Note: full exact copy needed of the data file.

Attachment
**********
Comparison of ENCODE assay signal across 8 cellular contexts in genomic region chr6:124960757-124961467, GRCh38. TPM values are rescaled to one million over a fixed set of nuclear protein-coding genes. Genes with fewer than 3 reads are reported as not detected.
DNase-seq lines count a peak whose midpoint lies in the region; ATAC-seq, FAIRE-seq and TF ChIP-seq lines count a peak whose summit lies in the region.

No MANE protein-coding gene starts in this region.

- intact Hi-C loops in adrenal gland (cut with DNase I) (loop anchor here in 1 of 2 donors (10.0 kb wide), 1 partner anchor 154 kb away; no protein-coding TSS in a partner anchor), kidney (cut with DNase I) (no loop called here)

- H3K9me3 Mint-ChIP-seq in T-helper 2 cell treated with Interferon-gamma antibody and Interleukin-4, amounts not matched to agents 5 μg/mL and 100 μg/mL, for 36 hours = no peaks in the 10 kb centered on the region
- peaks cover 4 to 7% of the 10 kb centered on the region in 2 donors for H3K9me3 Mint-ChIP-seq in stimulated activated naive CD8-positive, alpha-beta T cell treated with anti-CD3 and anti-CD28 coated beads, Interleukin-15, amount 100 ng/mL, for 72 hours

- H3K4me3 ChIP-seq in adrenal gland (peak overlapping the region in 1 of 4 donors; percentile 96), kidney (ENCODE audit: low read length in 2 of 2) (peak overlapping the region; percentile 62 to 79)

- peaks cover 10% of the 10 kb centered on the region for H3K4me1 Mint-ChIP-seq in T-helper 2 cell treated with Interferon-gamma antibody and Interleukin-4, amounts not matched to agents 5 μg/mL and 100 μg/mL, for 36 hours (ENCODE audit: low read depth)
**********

Comparison of ENCODE assay signal across 8 cellular contexts in genomic region chr6:124960757-124961467, GRCh38. TPM values are rescaled to one million over a fixed set of nuclear protein-coding genes. Genes with fewer than 3 reads are reported as not detected.
DNase-seq lines count a peak whose midpoint lies in the region; ATAC-seq, FAIRE-seq and TF ChIP-seq lines count a peak whose summit lies in the region.

No MANE protein-coding gene starts in this region.

- intact Hi-C loops in adrenal gland (cut with DNase I) (loop anchor here in 1 of 2 donors (10.0 kb wide), 1 partner anchor 154 kb away; no protein-coding TSS in a partner anchor), kidney (cut with DNase I) (no loop called here)

- H3K9me3 Mint-ChIP-seq in T-helper 2 cell treated with Interferon-gamma antibody and Interleukin-4, amounts not matched to agents 5 μg/mL and 100 μg/mL, for 36 hours = no peaks in the 10 kb centered on the region
- peaks cover 4 to 7% of the 10 kb centered on the region in 2 donors for H3K9me3 Mint-ChIP-seq in stimulated activated naive CD8-positive, alpha-beta T cell treated with anti-CD3 and anti-CD28 coated beads, Interleukin-15, amount 100 ng/mL, for 72 hours

- H3K4me3 ChIP-seq in adrenal gland (peak overlapping the region in 1 of 4 donors; percentile 96), kidney (ENCODE audit: low read length in 2 of 2) (peak overlapping the region; percentile 62 to 79)

- peaks cover 10% of the 10 kb centered on the region for H3K4me1 Mint-ChIP-seq in T-helper 2 cell treated with Interferon-gamma antibody and Interleukin-4, amounts not matched to agents 5 μg/mL and 100 μg/mL, for 36 hours (ENCODE audit: low read depth)